A visit to central Birmingham can sometimes surprise.  A trip to see if we could find various large owls set out at certain locations throughout the city as part of the “Big Hoot”. http://thebighoot.co.uk This is a huge art event to raise money and awareness of the Birmingham Children Hospital.  Whilst my children were less taken with the prospect of walking to find the next ‘Owl’ I found the experience very enjoyable.  Having not grown up in Birmingham and preferring the countryside to a city I found it offered me an opportunity to walk around the city see the changes taking place around Birmingham.  There seems to be a desire within the city to raise it’s profile and improve upon a less than impressive national image which does not reflect the wealth this city has to offer.  With retailers such as John Lewis moving in the whole atmosphere seems to be that of a city realising that it is capable of being more than just a metal bashing hub and capable of being a city of culture.

With my landscaping head on I was very taken with the roof garden seating area at the Birmingham Library. www.libraryofbirmingham.

So often roof gardens can be dull affairs, windswept, effected by drought and so often poorly planned and executed as an after thought and given such a poor budget that the design is compromised.  This does not seem to be the case here.  The architect has made the terrace a valued and integrated asset to the library.  With   careful positioned raised beds creating movement and seating areas movement through the terrace area became  more appealing.  The selection of planting was well selected and to date well maintained though I fear in time the planting will suffer from poor maintenance and failures and gaps will not be replaced due to financial pressures imposed upon the library and it’s running costs.  The street/terrace furniture was most attractive reflecting the curves of the landscaping and the buildings facade.  The use of wood for this contracted well against the metal work and the detail of paving.  As a municipal building the ability to draw people in and provide a viewpoint to see the city is valuable and I hope this raises the profile of good landscaping within an urban area.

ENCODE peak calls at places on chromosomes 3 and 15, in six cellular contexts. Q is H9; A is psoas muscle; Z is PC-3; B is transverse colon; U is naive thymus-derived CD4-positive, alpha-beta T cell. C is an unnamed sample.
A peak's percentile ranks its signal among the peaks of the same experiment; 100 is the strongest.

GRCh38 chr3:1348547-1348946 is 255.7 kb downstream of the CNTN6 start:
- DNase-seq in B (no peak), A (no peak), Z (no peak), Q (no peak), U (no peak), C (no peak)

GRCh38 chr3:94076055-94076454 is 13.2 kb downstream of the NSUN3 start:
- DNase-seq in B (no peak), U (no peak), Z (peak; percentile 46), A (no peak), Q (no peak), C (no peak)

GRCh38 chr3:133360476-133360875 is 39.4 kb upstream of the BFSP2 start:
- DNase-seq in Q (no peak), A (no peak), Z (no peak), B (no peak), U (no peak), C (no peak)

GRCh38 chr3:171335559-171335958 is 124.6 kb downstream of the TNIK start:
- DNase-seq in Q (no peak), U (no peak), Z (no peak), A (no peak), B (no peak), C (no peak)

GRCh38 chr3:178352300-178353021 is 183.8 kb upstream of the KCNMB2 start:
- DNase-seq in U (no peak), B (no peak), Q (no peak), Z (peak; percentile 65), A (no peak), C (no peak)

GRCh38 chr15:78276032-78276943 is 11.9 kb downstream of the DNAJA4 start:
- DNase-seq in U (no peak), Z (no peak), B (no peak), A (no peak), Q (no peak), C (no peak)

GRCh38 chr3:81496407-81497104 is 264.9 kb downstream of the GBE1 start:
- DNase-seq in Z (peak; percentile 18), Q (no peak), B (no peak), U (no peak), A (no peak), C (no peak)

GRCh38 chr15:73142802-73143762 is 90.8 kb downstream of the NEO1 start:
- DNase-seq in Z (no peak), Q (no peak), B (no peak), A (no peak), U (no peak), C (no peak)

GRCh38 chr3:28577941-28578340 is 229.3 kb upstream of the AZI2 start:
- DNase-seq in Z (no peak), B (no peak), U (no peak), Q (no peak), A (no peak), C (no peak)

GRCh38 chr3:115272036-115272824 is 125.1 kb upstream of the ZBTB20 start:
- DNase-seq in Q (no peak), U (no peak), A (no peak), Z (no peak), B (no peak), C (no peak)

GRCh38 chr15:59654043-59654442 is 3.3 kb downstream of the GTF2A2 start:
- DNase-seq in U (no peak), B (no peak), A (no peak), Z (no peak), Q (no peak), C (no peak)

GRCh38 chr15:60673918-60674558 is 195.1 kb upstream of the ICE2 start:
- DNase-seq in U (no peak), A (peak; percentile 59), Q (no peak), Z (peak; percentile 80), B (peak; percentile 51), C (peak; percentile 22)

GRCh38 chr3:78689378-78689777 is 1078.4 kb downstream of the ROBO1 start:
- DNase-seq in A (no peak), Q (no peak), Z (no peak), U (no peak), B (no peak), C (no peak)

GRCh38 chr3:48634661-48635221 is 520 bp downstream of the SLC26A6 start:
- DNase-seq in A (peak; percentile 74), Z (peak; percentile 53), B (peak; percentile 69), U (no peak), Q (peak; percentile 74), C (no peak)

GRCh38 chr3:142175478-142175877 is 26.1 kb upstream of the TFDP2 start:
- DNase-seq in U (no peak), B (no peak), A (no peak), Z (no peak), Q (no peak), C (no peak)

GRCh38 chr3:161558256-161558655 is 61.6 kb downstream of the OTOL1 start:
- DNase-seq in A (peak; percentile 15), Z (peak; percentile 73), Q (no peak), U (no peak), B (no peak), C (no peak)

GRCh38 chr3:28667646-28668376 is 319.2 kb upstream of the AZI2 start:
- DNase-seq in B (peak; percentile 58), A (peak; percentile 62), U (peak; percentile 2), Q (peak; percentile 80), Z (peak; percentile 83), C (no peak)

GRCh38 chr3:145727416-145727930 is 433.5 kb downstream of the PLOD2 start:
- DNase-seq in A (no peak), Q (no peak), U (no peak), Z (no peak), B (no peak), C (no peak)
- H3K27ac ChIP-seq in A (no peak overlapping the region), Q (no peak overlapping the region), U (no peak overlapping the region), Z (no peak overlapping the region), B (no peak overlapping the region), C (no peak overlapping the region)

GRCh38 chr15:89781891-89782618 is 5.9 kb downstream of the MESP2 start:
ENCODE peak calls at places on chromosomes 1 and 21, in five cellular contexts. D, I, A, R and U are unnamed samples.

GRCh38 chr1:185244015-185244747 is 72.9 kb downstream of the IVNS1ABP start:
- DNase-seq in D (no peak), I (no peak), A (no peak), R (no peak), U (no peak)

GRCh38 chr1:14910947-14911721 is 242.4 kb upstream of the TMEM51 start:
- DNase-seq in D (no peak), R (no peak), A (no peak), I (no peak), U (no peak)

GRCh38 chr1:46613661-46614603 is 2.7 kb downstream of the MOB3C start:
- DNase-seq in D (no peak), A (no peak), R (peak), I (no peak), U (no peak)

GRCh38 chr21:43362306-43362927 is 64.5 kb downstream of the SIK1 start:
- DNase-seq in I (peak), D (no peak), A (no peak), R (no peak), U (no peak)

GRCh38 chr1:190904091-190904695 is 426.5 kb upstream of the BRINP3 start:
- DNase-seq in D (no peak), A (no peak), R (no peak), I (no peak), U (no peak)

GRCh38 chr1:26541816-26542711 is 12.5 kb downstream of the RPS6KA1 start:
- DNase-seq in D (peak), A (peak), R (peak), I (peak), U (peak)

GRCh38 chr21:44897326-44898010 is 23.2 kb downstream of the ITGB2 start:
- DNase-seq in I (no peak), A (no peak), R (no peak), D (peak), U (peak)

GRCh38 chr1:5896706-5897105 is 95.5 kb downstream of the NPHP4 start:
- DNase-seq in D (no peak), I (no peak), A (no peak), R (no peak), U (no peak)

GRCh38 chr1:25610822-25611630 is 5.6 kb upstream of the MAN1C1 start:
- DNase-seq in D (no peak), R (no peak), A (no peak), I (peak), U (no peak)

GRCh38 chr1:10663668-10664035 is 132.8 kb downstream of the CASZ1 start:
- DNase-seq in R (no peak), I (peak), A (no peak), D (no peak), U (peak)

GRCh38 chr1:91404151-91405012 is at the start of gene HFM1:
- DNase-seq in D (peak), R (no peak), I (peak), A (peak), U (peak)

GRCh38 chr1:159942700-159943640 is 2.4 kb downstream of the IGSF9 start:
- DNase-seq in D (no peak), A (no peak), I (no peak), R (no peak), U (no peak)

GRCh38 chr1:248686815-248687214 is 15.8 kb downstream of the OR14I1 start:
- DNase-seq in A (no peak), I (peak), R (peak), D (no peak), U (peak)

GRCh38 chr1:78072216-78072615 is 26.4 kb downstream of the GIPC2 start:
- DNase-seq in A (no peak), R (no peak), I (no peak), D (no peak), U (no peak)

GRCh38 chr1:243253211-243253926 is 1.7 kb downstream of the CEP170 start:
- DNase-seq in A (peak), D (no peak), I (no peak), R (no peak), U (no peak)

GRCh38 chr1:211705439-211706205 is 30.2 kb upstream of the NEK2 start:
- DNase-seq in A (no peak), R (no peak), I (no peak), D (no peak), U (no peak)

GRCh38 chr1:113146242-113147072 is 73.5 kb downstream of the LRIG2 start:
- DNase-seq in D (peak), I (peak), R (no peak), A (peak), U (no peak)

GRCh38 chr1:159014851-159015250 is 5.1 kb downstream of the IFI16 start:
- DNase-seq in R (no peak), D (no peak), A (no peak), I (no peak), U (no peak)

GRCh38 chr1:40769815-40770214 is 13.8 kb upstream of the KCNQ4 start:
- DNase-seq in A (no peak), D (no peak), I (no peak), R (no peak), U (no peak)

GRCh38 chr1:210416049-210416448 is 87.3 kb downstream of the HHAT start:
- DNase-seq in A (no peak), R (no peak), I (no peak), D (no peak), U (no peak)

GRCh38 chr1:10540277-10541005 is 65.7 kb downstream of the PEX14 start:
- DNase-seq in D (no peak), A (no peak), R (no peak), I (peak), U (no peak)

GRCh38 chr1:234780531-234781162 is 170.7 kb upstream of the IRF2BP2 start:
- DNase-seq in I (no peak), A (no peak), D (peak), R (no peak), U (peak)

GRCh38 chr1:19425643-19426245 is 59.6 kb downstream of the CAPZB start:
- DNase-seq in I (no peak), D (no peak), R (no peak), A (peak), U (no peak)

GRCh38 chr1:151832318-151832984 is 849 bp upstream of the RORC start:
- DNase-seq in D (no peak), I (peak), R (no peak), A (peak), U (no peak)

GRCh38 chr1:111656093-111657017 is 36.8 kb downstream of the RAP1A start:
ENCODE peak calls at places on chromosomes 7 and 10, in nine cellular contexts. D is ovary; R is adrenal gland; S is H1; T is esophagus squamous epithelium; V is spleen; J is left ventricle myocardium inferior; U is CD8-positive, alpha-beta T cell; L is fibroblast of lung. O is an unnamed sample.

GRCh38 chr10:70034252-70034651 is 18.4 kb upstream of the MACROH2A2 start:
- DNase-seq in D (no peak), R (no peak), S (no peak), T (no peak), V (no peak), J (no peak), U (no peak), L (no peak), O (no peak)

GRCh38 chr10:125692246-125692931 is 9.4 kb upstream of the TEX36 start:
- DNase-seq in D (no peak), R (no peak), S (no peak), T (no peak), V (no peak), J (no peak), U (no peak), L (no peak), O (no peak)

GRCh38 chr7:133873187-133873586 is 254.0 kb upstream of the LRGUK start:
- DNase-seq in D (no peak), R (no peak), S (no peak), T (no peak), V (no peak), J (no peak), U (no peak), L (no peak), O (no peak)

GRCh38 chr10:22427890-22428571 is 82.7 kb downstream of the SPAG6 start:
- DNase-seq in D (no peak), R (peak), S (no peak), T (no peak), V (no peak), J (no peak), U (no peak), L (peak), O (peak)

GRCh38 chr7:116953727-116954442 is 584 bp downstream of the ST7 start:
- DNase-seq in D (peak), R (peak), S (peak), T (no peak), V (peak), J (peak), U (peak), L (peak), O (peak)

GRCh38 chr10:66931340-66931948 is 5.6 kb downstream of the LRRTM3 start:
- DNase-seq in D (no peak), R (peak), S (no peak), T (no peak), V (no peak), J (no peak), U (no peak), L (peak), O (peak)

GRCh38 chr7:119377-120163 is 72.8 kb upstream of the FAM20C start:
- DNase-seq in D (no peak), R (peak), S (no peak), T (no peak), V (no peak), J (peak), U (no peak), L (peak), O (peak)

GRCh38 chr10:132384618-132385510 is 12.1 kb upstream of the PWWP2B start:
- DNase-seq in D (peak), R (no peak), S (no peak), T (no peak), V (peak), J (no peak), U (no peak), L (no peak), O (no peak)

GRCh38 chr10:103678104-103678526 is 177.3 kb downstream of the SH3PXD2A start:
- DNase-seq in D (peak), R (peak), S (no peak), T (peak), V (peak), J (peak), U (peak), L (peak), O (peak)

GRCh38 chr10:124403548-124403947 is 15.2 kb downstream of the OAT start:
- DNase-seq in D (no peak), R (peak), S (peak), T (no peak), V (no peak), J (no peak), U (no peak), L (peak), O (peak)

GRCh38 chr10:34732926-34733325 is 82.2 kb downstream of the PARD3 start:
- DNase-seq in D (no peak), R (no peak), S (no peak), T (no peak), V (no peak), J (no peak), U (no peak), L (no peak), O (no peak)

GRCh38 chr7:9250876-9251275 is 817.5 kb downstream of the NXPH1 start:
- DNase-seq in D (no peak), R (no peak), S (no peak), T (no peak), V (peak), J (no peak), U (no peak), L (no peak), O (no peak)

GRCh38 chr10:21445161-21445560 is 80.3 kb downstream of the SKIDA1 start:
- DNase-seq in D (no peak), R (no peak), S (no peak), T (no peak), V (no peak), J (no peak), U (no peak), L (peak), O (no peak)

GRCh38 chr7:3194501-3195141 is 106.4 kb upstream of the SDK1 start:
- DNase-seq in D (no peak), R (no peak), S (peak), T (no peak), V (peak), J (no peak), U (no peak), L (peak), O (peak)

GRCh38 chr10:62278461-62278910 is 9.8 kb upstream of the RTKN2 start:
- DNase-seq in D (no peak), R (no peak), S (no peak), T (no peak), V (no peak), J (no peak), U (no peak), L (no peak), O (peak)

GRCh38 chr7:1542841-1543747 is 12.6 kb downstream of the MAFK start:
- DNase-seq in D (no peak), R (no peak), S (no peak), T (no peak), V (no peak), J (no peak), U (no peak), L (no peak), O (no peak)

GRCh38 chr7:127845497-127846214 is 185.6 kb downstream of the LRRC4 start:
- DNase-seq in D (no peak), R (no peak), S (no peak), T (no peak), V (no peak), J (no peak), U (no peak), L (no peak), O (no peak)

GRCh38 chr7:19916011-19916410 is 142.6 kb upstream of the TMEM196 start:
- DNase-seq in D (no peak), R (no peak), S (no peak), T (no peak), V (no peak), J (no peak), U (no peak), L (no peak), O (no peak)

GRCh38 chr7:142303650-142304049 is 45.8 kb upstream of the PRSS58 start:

My walk back to the station was equally interesting for as I rounded the corner from Birmingham’s Bullring towards the New Street Station a wall of vegetation appeared to my right.  The use of such vertical planting is not new but how I valued it.  It could have been so easy to have just put up another brick wall but maybe we now see how the use of plants can make a difference.  Less harsh to the eye with it tones of green and yellows the wall curves down to the station and reflects upon the stainless steel sheets that have been used on the stations facade.  I loved it and hope we can see more use of such features – Ps see if you can spot the garden designer in the image.

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